Do users and consumers really tolerate mobile advertising?

Smartphones are undoubtedly the medium with the greatest potential at present. It is a tool that accompanies us throughout the day, wherever we go, comes with us, which we use for information, as well as a resource for entertainment, in addition to tapping its valuable potential as an instant communication medium. 

Faced with this reality, brands could not pass up the opportunity to exploit it at the advertising level, inserting their advertising campaigns online, in a format similar to the one they used for the web (banners and text ads mainly). But is it the right strategy to develop in this environment? What do users think of mobile advertising?

According to the latest data provided by InMobi, users accept this type of advertising, have already become accustomed to it, and consider it another type of advertising, such as that found on the web, or on television. From its survey of 15,000 mobile users, 6 out of 10 participants already assume mobile advertising as something everyday.

In addition, the study reflects a significant influence of this type of advertising in the buying process. Seventy-five percent of respondents acknowledged having discovered a new product through mobile advertising, and an important 46% said they had purchased something through this smart device. This type of advertising also has a positive impact on offline purchases, 45% acknowledged that they had taken into account some advertisement that had seen on their mobile phone when buying in a physical store.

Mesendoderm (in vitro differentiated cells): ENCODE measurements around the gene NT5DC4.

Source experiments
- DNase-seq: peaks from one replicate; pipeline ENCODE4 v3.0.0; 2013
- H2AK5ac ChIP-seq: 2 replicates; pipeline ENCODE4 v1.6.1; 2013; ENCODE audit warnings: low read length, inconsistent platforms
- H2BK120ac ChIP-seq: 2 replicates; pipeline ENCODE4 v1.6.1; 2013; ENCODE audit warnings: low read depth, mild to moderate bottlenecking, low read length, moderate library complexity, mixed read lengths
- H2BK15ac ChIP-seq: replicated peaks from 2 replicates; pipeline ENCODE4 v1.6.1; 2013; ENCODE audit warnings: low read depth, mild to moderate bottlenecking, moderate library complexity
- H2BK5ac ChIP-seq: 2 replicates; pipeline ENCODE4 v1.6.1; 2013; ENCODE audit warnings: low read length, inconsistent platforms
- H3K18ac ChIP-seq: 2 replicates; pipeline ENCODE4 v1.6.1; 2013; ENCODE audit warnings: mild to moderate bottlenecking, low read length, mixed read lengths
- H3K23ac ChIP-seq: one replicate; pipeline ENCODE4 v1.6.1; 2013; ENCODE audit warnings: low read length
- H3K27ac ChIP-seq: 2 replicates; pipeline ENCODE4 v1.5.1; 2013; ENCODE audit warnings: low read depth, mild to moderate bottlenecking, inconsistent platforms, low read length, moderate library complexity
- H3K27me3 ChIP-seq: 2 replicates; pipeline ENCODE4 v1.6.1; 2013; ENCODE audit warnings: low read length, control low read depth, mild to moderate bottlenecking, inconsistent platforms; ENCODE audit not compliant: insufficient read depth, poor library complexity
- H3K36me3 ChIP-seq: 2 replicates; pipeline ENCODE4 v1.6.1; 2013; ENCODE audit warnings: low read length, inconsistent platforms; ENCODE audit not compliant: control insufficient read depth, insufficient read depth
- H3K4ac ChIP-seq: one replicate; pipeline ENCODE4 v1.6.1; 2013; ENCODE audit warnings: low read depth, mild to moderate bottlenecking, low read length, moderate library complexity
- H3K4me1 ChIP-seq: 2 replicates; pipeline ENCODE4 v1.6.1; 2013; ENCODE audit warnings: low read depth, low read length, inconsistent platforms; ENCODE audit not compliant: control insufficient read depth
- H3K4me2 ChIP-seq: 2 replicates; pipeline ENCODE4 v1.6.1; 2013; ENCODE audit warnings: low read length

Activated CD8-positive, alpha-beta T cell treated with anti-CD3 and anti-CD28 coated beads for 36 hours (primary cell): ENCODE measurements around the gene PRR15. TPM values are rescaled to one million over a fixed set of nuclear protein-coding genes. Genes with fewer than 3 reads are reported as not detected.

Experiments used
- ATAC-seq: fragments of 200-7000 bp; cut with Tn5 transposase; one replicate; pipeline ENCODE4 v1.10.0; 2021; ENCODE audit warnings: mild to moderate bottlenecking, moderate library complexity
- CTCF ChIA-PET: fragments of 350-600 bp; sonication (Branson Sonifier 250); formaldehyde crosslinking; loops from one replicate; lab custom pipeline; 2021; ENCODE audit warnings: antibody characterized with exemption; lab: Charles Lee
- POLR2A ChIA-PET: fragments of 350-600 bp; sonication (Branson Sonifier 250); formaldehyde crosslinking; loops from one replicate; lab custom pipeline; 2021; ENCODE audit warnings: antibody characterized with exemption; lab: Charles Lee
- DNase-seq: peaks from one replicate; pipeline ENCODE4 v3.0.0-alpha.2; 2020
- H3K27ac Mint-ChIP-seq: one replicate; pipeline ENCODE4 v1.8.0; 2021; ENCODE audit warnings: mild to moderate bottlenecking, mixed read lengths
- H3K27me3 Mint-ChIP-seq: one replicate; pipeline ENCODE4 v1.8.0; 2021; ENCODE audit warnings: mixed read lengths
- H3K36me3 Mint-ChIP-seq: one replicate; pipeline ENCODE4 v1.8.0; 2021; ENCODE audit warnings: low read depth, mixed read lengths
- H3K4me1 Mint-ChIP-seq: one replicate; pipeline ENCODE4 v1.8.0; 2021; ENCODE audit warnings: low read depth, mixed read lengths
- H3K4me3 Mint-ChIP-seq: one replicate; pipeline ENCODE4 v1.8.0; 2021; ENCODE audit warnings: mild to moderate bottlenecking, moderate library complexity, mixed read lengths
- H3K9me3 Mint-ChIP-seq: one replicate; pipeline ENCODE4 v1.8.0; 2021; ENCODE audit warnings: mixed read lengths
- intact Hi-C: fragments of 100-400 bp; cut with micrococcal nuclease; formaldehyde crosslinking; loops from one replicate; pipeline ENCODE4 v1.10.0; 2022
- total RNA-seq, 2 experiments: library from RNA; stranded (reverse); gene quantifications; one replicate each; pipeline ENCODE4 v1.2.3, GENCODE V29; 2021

Advertising in apps is the most representative, recognized by 54% of users; 40% realized this type of content when using their usual browser, 27% in online stores and 23% in a video portal.

However, it seems that these premises are not always fulfilled. These data collide head-on with conclusions drawn from other studies, highlighting the fact that users are annoyed with mobile advertising:

  • According to the DMA (Direct Marketing Association), users see mobile advertising as intrusive, and it is shown against such ads appearing in their apps.
  • AYTM Market Research indicates that marketing actions on new channels are more effective than inserting traditional ads on mobile phones. In addition, about half of its respondents (46.8%) said that mobile advertising is bothersome to them, while for 27.3% it is intrusive. Even 42.8% indicate that they have never clicked on any of these ads.
  • YouGov also reaffirms this theory, indicating that 4 out of 5 users consider mobile ads as “annoying and annoying”.

It is clear that the studies themselves do not agree. There will always be apostles and detractors of this type of advertising; But what is certain is that the smartphone is a device for personal use, almost intimate, so the type of communication that brands should design for him would have to go in the same line. It is not about invading your personal space, but about creating opportunities for the user who wants to approach it.

This could be achieved with personalized actions that capture your attention, focused on your interests and offering some added value, beyond the shift offer.

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